It seems like we’ve all been home forever and there is no clear end in sight. While the rest of our lives have been interrupted, ‘online life’ has been largely uninterrupted. Laptops, tablets, and smartphones have allowed us to work remotely at our jobs, shop online, chat face-to-face, order groceries, meet on Zoom for Bible Study, watch church on Facebook, or download movies and music. In other words, our devices have allowed us to stay engaged with the world and fulfill many activities of our lives online.
With the list above, the world is literally at our fingertips. It’s true that smartphones offer connectivity. But for some, being stuck in your home has caused screen time to rise to unhealthy levels. Actor John Harlan Kim joked, “Weekly report available. You averaged 34 hours of screen time per day last week.
Phil Stamper tweeted, “Thoughts and prayers to everyone who just got their weekly Screen Time report. Is your phone quietly steal your soul during lockdown?
Take a look at the people in your life...are your relationships thriving or sinking? What about that stack of books you wanted to read? Are they collecting dust? How about your fitness activity? Is your yoga mat or treadmill still shoved in a corner? And the most important question, where is your Bible? Better yet, when was the last time you opened it? We all know how easy it is to get sucked into the virtual vortex online, so how do we stop our smartphones from stealing our soul?
Sheer determination? How’s that working out for you?
For some of us sheer ‘willpower and determination” techniques don't work very well. The reason is simple: With all this downtime in quarantine, we can easily become addicted to our phones.
“Smartphones and the social media platforms they support are turning us into bona fide addicts,” according to an article published by Harvard University. If you were an alcoholic, you get the alcohol out of your house. If you’re addicted to casinos, you stay away from those establishments. And if you feel addicted to your phone, even just a little bit, you’ll have a better chance of breaking the habit if you take action. If you aren’t sure it’s an issue, here are a few signs and tips to combat the issue.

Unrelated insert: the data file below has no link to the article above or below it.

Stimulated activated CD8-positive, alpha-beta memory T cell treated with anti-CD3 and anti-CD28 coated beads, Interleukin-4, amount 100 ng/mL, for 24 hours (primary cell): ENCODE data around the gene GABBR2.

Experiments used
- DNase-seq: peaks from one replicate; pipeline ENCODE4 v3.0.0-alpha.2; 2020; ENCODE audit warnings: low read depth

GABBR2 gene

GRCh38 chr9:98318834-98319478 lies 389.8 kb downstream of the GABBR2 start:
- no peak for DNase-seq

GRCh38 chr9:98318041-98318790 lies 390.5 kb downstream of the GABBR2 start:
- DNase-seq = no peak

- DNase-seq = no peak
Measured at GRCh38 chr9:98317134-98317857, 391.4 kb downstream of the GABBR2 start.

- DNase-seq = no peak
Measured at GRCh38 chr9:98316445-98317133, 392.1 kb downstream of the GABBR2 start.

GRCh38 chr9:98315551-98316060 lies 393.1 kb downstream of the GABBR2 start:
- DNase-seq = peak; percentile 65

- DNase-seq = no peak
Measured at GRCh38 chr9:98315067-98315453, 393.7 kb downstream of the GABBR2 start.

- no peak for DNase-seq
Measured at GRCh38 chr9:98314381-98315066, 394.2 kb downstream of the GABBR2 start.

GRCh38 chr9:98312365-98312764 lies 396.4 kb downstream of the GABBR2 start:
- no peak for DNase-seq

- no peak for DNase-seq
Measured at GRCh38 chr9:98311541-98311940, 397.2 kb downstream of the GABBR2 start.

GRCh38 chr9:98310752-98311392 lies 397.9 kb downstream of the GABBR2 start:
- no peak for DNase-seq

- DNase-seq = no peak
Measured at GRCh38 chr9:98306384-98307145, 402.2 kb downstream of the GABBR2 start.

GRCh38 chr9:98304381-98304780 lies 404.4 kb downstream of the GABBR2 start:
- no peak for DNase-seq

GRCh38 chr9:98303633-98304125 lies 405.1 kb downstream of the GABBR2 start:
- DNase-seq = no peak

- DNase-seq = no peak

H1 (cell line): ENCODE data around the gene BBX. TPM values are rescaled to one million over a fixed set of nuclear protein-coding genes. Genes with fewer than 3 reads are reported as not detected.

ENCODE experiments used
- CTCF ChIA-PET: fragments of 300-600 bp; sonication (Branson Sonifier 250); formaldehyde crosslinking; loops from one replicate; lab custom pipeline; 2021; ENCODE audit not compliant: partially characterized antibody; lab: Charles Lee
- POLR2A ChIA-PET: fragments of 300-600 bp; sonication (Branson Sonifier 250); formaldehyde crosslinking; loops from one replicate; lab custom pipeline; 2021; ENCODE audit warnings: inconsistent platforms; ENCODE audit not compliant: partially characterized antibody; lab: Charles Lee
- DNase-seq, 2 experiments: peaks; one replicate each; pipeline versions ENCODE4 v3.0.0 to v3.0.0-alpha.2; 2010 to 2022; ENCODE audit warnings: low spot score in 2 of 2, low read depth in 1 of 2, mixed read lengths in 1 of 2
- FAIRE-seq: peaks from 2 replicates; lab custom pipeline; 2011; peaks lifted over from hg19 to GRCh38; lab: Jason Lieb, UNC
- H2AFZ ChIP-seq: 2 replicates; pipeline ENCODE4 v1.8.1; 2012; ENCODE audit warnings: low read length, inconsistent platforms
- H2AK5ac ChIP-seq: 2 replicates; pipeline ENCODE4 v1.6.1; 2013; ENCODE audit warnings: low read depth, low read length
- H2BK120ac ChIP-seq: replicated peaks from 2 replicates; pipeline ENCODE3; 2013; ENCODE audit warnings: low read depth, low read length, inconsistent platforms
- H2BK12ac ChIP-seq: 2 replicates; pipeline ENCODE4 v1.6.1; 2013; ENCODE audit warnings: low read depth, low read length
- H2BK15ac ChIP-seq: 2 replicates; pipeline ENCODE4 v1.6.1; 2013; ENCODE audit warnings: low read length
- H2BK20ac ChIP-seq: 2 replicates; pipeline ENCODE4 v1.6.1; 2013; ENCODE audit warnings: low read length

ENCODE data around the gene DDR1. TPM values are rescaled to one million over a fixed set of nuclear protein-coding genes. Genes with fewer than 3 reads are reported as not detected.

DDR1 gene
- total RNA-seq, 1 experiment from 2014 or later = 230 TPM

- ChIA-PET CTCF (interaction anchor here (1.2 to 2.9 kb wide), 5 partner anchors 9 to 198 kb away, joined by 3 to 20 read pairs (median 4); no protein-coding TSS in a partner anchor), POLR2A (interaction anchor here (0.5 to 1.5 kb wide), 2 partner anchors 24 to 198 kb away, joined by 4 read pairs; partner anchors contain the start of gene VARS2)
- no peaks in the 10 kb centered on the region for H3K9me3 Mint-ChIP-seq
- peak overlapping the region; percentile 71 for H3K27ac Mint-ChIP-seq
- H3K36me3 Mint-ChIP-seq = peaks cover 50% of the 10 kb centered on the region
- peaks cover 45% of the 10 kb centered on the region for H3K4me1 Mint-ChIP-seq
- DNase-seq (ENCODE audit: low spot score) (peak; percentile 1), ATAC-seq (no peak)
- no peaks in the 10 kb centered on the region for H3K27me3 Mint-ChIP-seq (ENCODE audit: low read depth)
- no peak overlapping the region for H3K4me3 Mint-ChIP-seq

1. You Perk Up to Notifications
You know that excited, jumpy feeling you get when you hear your phone chime? That’s dopamine. God created our brains with this amazing chemical to encourage us toward things that are pleasurable and rewarding. And it’s also the reason we get addicted to our phones. So when your phone buzzes, the hopeful surge you feel rushing through your brain is telling you, “You need to check this now.”
Lots of things stimulate dopamine. Hugs from a loved one, your favorite dessert, and even music. But when your brain is wiring itself to the chime of your phone, it’s time to turn off those notifications.
If you don’t feel the vibration of your phone or the sound of the notifications from texts, email, and social media platforms, dopamine loses its power.
It’s time to be honest with yourself. Do you really have to hear about every post, message, or tweet right now? When you think about it, I bet you’ll realize that most of them (maybe even all?) aren’t exactly urgent. Do you know what is urgent? Your time spent in God’s Word.
If you’ve been drawn to your notifications more than your phone, it’s a good idea to get into the settings of your phone to turn them off. The next step is to take a cue from Billy Graham. He kept his Bible open and near him at all times. Leave your Bible on your coffee table or on your office desk, wherever you spend the most time during quarantine, and pray for the desire to thirst for His Word.
2. You Can’t Stand Boredom
As adults, we've had so much going on in our lives before the pandemic that boredom just wasn’t possible anymore, but now it is! And it’s a GOOD thing. Have you ever thought that perhaps social distancing could be God’s gift to not only rewire your brain but take back your soul from the daily hustle?
Boredom is a gift. That’s right, a God-given gift.
Unfortunately for us grownups, we could be missing out on a lot by not being bored. Researchers believe that being bored can lead to some of our most original thoughts. Boredom encourages people's minds to wander, leading them to more associative and creative ways of thinking. In fact, being bored is both a warning that we are not doing what we want to be doing and on the flip side, it is what truly motivates us to switch goals and projects.